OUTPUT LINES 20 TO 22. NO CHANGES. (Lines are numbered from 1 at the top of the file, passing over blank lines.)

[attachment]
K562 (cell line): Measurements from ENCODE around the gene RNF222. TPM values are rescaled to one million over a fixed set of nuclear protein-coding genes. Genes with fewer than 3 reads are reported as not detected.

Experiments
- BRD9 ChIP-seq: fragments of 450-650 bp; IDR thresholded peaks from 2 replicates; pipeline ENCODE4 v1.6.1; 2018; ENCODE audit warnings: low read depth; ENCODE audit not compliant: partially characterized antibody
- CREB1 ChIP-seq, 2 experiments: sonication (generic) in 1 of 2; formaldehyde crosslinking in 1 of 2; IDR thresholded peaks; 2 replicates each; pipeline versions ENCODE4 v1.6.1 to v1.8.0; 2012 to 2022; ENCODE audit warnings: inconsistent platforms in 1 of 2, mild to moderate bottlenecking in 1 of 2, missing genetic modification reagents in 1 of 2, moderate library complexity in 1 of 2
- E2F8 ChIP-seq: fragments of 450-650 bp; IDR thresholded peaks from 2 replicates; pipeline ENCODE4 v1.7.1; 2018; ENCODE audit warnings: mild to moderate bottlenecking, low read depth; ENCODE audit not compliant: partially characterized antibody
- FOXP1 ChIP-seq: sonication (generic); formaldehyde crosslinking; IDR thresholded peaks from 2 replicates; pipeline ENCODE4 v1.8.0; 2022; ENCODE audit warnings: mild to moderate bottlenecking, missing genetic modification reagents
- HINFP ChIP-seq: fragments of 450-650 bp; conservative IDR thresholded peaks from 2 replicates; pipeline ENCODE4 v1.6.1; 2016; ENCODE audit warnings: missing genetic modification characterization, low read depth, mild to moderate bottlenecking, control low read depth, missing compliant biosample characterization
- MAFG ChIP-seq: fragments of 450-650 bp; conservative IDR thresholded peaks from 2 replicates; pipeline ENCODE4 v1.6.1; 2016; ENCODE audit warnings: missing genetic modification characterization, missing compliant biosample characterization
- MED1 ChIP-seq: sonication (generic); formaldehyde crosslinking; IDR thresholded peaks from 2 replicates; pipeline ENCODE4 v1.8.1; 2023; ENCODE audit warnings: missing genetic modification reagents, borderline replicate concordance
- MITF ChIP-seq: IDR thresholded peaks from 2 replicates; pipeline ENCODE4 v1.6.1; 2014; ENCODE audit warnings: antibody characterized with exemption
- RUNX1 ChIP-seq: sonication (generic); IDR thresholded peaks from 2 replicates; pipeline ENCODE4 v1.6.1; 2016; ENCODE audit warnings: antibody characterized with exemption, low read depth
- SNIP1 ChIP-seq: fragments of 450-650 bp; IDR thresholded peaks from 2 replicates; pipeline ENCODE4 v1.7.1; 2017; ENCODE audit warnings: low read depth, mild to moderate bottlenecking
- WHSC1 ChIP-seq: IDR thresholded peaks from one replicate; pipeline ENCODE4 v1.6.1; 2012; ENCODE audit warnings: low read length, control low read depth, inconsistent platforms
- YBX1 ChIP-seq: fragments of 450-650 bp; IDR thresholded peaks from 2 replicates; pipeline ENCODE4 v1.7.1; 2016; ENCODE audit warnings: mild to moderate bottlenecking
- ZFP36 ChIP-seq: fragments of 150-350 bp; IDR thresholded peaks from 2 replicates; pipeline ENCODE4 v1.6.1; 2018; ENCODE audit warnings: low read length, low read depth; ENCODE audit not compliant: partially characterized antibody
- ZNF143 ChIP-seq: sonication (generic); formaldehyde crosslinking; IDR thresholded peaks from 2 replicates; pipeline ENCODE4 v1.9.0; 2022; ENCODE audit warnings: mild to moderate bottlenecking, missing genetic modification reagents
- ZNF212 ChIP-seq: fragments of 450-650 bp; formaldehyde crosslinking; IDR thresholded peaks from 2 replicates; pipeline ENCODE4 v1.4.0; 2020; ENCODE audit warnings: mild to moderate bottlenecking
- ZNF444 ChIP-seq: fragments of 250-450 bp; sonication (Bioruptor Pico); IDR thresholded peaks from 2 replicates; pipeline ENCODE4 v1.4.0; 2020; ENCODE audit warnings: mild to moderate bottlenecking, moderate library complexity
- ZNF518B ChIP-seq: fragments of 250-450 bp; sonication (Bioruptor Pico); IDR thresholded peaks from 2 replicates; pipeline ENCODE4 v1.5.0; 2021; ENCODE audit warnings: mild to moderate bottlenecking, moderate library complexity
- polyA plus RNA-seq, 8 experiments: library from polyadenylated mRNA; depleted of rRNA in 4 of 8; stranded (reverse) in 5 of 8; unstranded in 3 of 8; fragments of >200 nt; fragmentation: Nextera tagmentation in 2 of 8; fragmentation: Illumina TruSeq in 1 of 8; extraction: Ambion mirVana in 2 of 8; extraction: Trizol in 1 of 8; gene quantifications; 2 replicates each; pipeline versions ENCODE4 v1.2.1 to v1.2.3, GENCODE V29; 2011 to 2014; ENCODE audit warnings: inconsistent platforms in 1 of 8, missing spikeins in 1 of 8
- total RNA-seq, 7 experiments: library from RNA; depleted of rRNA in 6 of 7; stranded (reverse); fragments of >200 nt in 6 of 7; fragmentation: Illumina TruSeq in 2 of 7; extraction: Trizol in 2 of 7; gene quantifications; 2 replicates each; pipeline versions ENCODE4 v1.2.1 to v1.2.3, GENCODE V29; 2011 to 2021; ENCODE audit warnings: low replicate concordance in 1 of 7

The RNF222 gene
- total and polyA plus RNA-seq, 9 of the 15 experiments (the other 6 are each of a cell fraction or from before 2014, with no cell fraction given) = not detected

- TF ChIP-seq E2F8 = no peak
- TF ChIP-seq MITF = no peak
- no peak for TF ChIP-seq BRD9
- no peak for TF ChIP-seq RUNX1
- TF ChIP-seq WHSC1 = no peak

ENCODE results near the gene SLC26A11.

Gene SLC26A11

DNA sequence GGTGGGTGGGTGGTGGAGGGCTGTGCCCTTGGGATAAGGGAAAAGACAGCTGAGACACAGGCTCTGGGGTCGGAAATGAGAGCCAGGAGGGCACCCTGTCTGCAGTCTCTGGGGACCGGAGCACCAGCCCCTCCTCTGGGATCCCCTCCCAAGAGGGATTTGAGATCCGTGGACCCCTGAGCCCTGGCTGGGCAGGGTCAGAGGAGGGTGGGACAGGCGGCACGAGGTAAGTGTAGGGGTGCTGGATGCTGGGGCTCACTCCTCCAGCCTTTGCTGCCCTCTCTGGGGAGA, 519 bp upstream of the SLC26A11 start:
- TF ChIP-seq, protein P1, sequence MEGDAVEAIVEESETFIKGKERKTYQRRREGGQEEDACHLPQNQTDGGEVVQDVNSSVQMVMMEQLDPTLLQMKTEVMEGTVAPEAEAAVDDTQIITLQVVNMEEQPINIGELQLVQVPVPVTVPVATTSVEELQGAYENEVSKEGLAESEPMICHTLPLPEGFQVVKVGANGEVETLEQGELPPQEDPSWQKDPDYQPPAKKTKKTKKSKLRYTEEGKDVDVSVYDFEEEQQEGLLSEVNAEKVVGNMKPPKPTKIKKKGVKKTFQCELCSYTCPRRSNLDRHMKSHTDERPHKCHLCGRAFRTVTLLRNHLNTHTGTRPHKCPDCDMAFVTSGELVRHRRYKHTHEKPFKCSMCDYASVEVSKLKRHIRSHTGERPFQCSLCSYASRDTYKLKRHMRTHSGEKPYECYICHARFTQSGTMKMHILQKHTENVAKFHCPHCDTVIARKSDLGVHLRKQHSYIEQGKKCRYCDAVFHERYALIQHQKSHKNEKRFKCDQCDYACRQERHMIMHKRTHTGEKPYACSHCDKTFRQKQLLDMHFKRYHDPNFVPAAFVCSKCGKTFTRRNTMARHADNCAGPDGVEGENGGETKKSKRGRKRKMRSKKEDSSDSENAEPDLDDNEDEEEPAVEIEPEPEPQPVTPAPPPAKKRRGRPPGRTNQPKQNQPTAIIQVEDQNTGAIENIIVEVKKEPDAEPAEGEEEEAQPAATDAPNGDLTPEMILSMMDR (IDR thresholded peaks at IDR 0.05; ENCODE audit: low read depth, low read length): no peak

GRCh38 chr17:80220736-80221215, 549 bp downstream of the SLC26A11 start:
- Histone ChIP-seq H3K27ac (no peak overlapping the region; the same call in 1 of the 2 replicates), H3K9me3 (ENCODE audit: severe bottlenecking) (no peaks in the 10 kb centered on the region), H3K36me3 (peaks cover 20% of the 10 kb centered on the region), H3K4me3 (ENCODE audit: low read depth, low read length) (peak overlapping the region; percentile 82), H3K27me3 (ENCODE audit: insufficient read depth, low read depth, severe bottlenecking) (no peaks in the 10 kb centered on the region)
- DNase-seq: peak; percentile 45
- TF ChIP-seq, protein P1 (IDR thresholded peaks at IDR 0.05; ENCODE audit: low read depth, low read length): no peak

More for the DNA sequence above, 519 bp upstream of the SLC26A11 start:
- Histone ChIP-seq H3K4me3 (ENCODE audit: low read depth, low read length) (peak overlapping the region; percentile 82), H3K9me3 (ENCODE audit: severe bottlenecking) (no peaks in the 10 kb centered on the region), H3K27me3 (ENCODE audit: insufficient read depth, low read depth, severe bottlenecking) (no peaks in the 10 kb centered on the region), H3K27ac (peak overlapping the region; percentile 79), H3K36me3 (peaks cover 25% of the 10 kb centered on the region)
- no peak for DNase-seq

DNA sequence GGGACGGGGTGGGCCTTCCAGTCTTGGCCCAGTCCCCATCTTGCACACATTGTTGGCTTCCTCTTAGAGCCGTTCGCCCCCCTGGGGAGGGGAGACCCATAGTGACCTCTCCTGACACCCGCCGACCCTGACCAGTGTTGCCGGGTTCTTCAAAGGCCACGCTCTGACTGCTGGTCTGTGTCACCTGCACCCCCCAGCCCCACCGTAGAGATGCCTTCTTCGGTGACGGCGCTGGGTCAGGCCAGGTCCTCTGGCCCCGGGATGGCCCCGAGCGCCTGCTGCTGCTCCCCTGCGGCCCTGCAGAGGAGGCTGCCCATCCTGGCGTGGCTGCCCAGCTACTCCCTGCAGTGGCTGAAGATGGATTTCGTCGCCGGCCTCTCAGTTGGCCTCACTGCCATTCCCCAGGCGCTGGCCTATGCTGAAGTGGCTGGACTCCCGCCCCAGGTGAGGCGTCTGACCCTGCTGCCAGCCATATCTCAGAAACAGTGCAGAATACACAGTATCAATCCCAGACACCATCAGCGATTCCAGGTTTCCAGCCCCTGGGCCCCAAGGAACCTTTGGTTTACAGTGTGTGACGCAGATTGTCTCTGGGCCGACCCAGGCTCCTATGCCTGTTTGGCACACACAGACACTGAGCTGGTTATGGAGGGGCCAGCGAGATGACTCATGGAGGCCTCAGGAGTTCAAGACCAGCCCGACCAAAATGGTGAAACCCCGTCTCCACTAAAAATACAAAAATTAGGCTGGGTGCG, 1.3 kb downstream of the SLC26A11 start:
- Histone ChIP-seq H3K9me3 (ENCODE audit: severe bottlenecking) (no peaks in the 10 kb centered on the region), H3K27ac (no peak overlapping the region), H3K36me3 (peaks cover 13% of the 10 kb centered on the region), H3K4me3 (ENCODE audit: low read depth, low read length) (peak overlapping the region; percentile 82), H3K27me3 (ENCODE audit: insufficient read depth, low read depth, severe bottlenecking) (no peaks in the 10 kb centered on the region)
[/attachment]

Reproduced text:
- polyA plus RNA-seq, 8 experiments: library from polyadenylated mRNA; depleted of rRNA in 4 of 8; stranded (reverse) in 5 of 8; unstranded in 3 of 8; fragments of >200 nt; fragmentation: Nextera tagmentation in 2 of 8; fragmentation: Illumina TruSeq in 1 of 8; extraction: Ambion mirVana in 2 of 8; extraction: Trizol in 1 of 8; gene quantifications; 2 replicates each; pipeline versions ENCODE4 v1.2.1 to v1.2.3, GENCODE V29; 2011 to 2014; ENCODE audit warnings: inconsistent platforms in 1 of 8, missing spikeins in 1 of 8
- total RNA-seq, 7 experiments: library from RNA; depleted of rRNA in 6 of 7; stranded (reverse); fragments of >200 nt in 6 of 7; fragmentation: Illumina TruSeq in 2 of 7; extraction: Trizol in 2 of 7; gene quantifications; 2 replicates each; pipeline versions ENCODE4 v1.2.1 to v1.2.3, GENCODE V29; 2011 to 2021; ENCODE audit warnings: low replicate concordance in 1 of 7

The RNF222 gene